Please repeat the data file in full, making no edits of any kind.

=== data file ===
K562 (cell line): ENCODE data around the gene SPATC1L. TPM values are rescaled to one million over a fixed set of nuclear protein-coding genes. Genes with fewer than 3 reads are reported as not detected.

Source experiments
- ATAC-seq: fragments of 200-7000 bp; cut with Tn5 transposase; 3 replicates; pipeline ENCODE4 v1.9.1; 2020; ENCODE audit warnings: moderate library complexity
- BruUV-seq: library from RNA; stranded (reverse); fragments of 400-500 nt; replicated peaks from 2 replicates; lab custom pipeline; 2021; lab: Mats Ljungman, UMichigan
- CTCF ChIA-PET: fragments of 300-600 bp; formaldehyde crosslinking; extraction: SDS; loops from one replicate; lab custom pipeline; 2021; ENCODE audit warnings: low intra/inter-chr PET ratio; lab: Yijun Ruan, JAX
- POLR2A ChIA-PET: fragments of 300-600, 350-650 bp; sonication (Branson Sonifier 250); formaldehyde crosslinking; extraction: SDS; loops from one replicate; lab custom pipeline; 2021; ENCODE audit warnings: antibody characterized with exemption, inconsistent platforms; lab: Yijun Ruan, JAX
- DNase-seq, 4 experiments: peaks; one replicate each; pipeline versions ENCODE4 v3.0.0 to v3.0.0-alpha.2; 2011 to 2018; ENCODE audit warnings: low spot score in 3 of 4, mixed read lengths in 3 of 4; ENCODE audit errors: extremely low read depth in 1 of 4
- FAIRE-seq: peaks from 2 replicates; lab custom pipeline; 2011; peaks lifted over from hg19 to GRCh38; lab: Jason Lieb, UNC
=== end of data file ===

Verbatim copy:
K562 (cell line): ENCODE data around the gene SPATC1L. TPM values are rescaled to one million over a fixed set of nuclear protein-coding genes. Genes with fewer than 3 reads are reported as not detected.

Source experiments
- ATAC-seq: fragments of 200-7000 bp; cut with Tn5 transposase; 3 replicates; pipeline ENCODE4 v1.9.1; 2020; ENCODE audit warnings: moderate library complexity
- BruUV-seq: library from RNA; stranded (reverse); fragments of 400-500 nt; replicated peaks from 2 replicates; lab custom pipeline; 2021; lab: Mats Ljungman, UMichigan
- CTCF ChIA-PET: fragments of 300-600 bp; formaldehyde crosslinking; extraction: SDS; loops from one replicate; lab custom pipeline; 2021; ENCODE audit warnings: low intra/inter-chr PET ratio; lab: Yijun Ruan, JAX
- POLR2A ChIA-PET: fragments of 300-600, 350-650 bp; sonication (Branson Sonifier 250); formaldehyde crosslinking; extraction: SDS; loops from one replicate; lab custom pipeline; 2021; ENCODE audit warnings: antibody characterized with exemption, inconsistent platforms; lab: Yijun Ruan, JAX
- DNase-seq, 4 experiments: peaks; one replicate each; pipeline versions ENCODE4 v3.0.0 to v3.0.0-alpha.2; 2011 to 2018; ENCODE audit warnings: low spot score in 3 of 4, mixed read lengths in 3 of 4; ENCODE audit errors: extremely low read depth in 1 of 4
- FAIRE-seq: peaks from 2 replicates; lab custom pipeline; 2011; peaks lifted over from hg19 to GRCh38; lab: Jason Lieb, UNC